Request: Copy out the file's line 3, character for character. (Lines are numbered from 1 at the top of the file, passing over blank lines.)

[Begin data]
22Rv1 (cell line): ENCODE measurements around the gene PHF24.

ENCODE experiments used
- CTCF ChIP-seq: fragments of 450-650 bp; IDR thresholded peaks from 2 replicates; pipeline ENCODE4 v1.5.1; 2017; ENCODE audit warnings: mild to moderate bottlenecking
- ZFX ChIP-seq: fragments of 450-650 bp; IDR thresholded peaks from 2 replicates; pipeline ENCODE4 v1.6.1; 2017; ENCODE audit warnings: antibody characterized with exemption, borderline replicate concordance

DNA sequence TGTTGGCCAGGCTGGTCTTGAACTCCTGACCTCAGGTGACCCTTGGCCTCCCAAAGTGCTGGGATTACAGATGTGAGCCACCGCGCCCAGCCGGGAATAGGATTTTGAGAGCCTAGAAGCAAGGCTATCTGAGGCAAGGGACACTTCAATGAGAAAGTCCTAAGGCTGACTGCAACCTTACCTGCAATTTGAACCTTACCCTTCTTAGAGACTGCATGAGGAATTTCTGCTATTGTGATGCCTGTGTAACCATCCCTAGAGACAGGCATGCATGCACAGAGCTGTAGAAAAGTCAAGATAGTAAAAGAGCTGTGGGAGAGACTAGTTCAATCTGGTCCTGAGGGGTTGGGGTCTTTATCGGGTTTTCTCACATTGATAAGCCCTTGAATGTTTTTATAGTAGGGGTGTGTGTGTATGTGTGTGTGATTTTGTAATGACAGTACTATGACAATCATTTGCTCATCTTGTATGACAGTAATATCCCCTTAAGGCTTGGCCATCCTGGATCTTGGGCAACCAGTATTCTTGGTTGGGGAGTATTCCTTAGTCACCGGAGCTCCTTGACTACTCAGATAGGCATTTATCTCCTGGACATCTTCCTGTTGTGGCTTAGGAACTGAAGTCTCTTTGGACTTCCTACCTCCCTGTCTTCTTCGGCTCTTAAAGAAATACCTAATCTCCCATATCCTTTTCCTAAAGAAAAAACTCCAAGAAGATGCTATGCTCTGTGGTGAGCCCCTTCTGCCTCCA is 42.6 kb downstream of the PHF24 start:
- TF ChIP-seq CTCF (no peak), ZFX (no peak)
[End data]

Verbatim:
- CTCF ChIP-seq: fragments of 450-650 bp; IDR thresholded peaks from 2 replicates; pipeline ENCODE4 v1.5.1; 2017; ENCODE audit warnings: mild to moderate bottlenecking